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AN EARLY VICTORIAN ORMOLU-MOUNTED KINGWOOD, ROSEWOOD AND MARQUETRY WRITING-TABLE**
Prospective purchasers are advised that several co… Read more
AN EARLY VICTORIAN ORMOLU-MOUNTED KINGWOOD, ROSEWOOD AND MARQUETRY WRITING-TABLE**

SECOND QUARTER 19TH CENTURY

Details
AN EARLY VICTORIAN ORMOLU-MOUNTED KINGWOOD, ROSEWOOD AND MARQUETRY WRITING-TABLE**
SECOND QUARTER 19TH CENTURY
In the French taste, the shaped rectangular top with a lush floral garland within string-inlaid and crossbanded borders surrounding a tooled leather writing-surface, the conforming frieze with floral spray and shell marquetry panels fitted with working and opposing sham drawers, on cabriole legs mounted with chutes and sabots
30 in. (76 cm.) high, 49½ in. (126 cm.) wide, 25 in. (63.5 cm.) deep
Provenance
Anonymous sale; Sotheby's, New York, 19-20 April 2001, lot 519.
Special Notice

Prospective purchasers are advised that several countries prohibit the importation of property containing materials from endangered species, including but not limited to coral, ivory and tortoiseshell. Accordingly, prospective purchasers should familiarize themselves with relevant customs regulations prior to bidding if they intend to import this lot into another country.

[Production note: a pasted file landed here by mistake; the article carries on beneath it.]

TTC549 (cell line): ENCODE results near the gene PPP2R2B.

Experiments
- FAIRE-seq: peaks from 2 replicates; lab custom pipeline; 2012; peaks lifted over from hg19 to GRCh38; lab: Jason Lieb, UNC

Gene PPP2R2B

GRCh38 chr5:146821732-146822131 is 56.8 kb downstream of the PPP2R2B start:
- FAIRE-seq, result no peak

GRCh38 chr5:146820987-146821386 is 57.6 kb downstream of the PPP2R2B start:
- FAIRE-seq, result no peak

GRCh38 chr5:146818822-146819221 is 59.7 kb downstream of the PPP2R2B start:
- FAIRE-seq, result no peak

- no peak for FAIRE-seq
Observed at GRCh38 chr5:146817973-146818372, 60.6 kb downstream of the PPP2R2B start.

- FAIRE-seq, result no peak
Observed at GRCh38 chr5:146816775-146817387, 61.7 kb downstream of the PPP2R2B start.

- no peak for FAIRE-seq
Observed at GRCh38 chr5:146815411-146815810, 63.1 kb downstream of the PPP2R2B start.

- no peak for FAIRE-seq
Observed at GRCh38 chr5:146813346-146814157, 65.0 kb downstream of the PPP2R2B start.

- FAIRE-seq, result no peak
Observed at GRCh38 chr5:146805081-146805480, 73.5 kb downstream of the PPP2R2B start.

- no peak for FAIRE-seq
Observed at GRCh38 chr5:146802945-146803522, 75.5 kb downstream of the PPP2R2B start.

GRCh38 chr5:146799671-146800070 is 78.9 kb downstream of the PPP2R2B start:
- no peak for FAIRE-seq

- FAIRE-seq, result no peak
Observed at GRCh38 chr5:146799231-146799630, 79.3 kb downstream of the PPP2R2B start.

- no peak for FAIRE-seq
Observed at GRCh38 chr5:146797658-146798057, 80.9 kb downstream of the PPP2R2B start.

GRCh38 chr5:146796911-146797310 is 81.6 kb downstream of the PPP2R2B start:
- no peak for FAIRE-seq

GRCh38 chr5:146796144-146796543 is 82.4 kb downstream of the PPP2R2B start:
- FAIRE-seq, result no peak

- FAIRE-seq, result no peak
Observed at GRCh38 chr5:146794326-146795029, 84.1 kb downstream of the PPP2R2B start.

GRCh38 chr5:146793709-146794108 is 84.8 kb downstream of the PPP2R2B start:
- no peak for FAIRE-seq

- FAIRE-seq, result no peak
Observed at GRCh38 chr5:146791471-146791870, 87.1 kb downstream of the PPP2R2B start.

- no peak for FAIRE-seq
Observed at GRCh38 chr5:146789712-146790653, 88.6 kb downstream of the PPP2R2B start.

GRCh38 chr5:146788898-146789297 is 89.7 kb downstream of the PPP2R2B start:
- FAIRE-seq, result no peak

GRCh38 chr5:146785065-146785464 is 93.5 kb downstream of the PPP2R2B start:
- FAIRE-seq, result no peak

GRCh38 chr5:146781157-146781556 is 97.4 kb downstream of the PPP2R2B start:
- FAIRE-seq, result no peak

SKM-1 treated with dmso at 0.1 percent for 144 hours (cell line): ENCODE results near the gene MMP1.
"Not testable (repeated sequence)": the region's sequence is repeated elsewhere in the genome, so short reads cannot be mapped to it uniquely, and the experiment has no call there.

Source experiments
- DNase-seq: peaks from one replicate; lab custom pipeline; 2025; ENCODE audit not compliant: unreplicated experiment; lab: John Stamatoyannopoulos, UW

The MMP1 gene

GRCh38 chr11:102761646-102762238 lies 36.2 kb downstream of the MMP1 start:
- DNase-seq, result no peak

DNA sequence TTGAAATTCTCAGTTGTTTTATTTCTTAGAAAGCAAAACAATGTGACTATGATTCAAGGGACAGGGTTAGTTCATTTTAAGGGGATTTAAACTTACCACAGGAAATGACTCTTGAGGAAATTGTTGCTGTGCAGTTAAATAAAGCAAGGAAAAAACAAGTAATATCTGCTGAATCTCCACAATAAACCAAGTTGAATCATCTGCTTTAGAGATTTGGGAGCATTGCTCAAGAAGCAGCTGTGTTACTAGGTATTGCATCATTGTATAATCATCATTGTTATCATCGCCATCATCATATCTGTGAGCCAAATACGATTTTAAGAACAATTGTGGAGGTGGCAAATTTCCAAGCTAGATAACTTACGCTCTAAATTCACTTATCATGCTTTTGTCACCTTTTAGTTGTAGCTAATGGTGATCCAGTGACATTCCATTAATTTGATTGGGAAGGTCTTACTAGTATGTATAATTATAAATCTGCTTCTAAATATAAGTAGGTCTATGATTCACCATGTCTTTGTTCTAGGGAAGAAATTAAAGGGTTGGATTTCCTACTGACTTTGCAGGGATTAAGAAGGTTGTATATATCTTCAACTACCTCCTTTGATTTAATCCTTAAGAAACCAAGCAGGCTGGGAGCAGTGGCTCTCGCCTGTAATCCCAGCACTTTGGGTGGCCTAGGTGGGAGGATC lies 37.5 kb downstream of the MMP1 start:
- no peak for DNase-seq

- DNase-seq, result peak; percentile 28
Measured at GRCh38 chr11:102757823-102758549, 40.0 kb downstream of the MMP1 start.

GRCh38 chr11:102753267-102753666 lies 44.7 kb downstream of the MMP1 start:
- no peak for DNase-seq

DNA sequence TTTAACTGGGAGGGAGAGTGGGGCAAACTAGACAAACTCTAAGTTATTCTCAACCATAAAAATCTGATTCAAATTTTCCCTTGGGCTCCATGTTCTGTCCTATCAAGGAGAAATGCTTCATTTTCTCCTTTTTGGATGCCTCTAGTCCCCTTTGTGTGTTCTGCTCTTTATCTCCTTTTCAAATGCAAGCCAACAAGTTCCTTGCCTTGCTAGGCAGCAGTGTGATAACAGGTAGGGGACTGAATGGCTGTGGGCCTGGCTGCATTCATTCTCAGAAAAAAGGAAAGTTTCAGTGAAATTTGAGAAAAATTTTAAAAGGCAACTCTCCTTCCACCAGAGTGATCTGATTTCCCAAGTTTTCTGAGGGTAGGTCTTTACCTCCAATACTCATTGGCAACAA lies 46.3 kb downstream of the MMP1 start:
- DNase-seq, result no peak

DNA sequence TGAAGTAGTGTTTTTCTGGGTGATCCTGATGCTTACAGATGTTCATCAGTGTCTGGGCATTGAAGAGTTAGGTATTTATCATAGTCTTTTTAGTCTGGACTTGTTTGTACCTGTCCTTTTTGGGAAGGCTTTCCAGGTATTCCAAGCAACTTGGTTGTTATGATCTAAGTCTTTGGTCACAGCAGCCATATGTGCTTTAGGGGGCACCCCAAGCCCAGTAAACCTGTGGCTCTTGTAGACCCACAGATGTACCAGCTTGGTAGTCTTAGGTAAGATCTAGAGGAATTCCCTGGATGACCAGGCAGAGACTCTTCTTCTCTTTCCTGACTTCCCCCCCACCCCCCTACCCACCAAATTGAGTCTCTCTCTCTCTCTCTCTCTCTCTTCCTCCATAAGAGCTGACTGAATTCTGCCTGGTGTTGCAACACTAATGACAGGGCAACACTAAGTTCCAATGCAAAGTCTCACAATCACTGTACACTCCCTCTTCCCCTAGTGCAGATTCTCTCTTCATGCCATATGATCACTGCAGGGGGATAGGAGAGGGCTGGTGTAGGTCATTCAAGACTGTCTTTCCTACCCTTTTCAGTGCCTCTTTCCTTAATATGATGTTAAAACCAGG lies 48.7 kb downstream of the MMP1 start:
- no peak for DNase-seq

Lot Essay

This elegantly serpentined desk is in the Louis XV style, which enjoyed a revival in the 1830s and 40s. This fashion was promoted by Edward Holmes Baldock (d. 1845), the celebrated dealer and retailer or marchand mercier, of Hanway Street, who traded in 'Foreign China [&] Furniture' from 1805. A similarly marquetry-inlaid bureau plat incorporating mother-of-pearl, with Baldock's brand 'E.H.B.', was sold anonymously, Christie's, London, 9 July 1998, lot 136. Another similar writing-table from Lowther Castle and probably supplied by Baldock was later sold Christie's, London, 14 May 1987, lot 386. Baldock's significant commission for the Duke of Buccleuch at Dalkeith Palace, Bowhill and Drumlanrig Castle in Scotland in 1840-41 included two comparable bureaux plats - one marquetry-inlaid and another lacking marquetry but comparing in its sinous form and mounts to the offered lot (see G. de Bellaigue, 'Edward Holmes Baldock - Part II', The Connoisseur, September 1985, pp. 24-25, figs. 14-15) - as well as a center table now at Temple Newsam House, Leeds with similar marquetry (see C. Gilbert, Furniture at Temple Newsam House and Lotherton Hall, 1978, vol. II, no. 395).

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